I live in Ohio and embarking on finishing my basement. I am planning to put R-10 rigid foam boards between my poured concrete walls and the stud walls. I only have about 2 feet or less of the foundation wall above grade. Does anyone have experience with a similar basement that was only insulated to R-10? Would it be sufficient given that the exterior of the foundation is insulated and below grade?

There is so much conflicting information and conjecture that I haven’t been able to figure out if I really need to put batt insulation in the stud walls on top of the foam board or not.

For example. Currently only the above grade parts of the walls have foam board insulation. I work down there currently and while it is a bit chilly, a hoodie and socks and I’m comfortable. I’m wondering if the additional foam board with walled out rooms and a good flooring would be enough to make it comfortable without the added layer of a hoodie.


2 Answers 2


A couple of recommendations.

Look up the latest recommendations for insulating below-grade basement walls in your area.

Then, I think R-10 on your walls is more than enough, which wil reduce your heat loss through the walls by 90%. No need for batts on top of the foam board, though if you want to add batts you only need to do so for the upper 4 feet of the wall (2 feet above ground plus 2 feet below ground).

Also, when my previous house was built in 1989, they only insulated the top 4 feet or so of the basement walls, with some ~1 inch foil faced batts. This climate (Mid-Atlantic) is similar to yours.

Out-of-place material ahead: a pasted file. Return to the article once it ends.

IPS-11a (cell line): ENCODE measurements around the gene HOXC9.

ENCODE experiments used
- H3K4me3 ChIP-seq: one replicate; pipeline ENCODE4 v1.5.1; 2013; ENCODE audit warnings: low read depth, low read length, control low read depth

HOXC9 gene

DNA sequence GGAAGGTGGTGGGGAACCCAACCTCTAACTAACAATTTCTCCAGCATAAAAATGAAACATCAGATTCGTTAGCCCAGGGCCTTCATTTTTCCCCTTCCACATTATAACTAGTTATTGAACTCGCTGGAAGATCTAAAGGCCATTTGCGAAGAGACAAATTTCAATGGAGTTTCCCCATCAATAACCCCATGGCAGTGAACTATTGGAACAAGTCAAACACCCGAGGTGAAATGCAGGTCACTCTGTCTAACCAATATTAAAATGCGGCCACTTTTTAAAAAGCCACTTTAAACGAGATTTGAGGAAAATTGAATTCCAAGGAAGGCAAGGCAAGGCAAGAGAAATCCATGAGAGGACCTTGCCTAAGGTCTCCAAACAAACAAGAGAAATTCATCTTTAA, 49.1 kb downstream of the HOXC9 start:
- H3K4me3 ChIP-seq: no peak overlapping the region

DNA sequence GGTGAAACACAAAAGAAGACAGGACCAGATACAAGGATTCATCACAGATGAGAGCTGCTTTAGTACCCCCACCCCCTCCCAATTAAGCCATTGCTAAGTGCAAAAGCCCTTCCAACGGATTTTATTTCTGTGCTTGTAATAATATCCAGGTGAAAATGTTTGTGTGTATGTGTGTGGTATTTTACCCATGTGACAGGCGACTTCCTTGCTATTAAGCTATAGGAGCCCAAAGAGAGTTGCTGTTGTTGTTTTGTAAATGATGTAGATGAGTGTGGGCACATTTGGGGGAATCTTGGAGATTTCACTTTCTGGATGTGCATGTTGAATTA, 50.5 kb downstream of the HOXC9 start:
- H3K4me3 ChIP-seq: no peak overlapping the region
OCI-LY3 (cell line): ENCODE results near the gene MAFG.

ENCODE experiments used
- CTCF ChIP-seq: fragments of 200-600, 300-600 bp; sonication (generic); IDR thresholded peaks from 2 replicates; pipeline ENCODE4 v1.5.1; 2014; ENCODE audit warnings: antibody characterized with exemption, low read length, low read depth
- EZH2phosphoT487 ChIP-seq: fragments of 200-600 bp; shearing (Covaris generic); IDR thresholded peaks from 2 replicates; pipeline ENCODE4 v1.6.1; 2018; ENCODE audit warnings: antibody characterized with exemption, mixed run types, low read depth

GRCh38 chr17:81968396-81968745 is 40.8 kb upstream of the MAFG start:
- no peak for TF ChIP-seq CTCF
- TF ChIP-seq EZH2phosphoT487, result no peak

Finally, you need to make a conscious decision what you're going to do about a vapor barrier/retarder.

Here's the best reference I've come across discussing vapor barriers.


  • I had read that 2inch thick Owens Corning Foamular when glued and taped will provide both thermal break and vapor barrier, as long as it is used four the entire wall. Commented Dec 10, 2022 at 15:08
  • 1) Do you need or want a vapor barrier (or retarder at all. And 2) if the answer is yes, do you want that on the inside of the wall (towards to basement) or on the outside of the wall against the block/concrete? See the reference I added in my answer.
    – SteveSh
    Commented Dec 10, 2022 at 18:37

"Enough" is a matter of opinion, depending on your climate and your budget and how much already exists and how much floor space you are willing to sacrifice and your skill level and what temperature you intend to keep that space at and...

Ignoring all those practical matters, anything is better than nothing and more is better than less. "In theory, practice should be the same as theory. But in practice..."

I'm in the northeast, I do not have insulation outside the foundation, and I chose to install something in the R10 range because it was convenient as a solo DIY project and consumed only 2" of floor space on each wall (not counting the blue board on top of it). That won't be the right answer for everyone.

  • Is it performing well? At the end of the day I don’t find the basement terribly uncomfortable now with nothing. So I’m thinking that r-10 with a decent thermal break on the floor will probably be enough to retain the heat. Commented Dec 10, 2022 at 17:13
  • Again, what do you mean by "performing well"? The basement is set at 61. It's holding at that temperature. I don't have any thermal break on the floor, the other half of the basement is uninsulated, the heat pump is relatively new... Many variables, many of which changed at once so I don't have direct measurements of this one change. My long-term rolling yearly average for the whole house is about 56MBTU counting both electric and gas, but ... apples and orangutans. Running the numbers on your place should give you more useful information than I can.
    – keshlam
    Commented Dec 10, 2022 at 18:37

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